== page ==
If carers and children talk about the characters and setting, I hope that the tale can be related to our real world. Some children will have knowledge of Australia’s droughts and bushfires. Some may have first-hand experience. I hope that carers—family members, teachers—will seize the opportunity to talk about how people are helping our wildlife recover from these traumas—how humans have witnessed our animals helping each other, regardless of the species. I hope they will talk about being mindful to the needs of our precious flora and fauna. Hopefully the conversation will include the importance of community and friendship, adapting to change and resilience.

You dedicate the book to your family and credit them with inspiring you to explore the magic of language. What does the magic of language mean to you?  

Ah, yes! My family! Literature has always been at the core in our households. We’ve all been involved in writing and reading; it’s the fundamental part of education. The magic is in how we string our words together, like pearls in a necklace. This applies to both the oral and written forms of language. Marcus Zusak said of Bridge of Clay, ‘Every word had to earn its place on a page’. I always think of this when I write. In lyrical language, the words must sing together, to harmonise. You have the rhyme, the rhythm, the alliteration and much more. Amanda Gorman’s Presidential Inauguration poem is a stand-out for showing how the deliberate crafting of words is a breathtaking power— magical!

This is your first picture book. How did you find the process of writing, collaborating with an illustrator, and then publishing Hootity Hoot?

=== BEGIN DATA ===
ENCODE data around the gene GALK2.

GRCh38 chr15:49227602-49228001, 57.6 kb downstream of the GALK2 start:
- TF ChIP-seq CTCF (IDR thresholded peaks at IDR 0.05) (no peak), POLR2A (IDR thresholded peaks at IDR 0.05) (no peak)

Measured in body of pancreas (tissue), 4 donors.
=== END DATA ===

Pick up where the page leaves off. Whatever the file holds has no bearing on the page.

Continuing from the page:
This professional experience is up there with the most satisfying of my career. My book reached fruition because of an online course I completed in 2015. Returning from New York in 2014, I was seated alongside a young Melbourne lady. She had been attending a Writers’ Conference at Stony Brook University on Long Island. It sounded marvellous: one year of online mentoring and two mandatory conferences in New York, and the opportunity to work with twelve like-minded people. I applied, had to include several pieces of writing, and was accepted. The icing on the cake was that Julie Andrew’s daughter was our leader—Emma Hamilton Walton. So cool! Sheer bliss! Powerful Owl’s story was born during this time. My fellow students were such helpful critics.

Collaborating with my illustrator, Graeme Compton, was another fulfilling experience, and continues to be. As you can see, the illustrations are superb—they truly give fervour to my words and portray charming animals against an honest Australian landscape. When I travelled to Narrabri to meet Graeme and his wife, Donna, they were most hospitable and opened several doors for me. For this I am grateful, too.

Hootity Hoot was published by Little Steps. The professional team gave guidance, advice, showed patience but above all gave me complete ownership of every detail, be it the font size and shape, the colour choices and, oh boy (!!) the discussions around punctuation! By the way at Stony Brook we talked, wrote, wined, and dined in a heritage listed windmill on the campus. Why heritage listed? Mark Twain wrote in this very same space! Wow!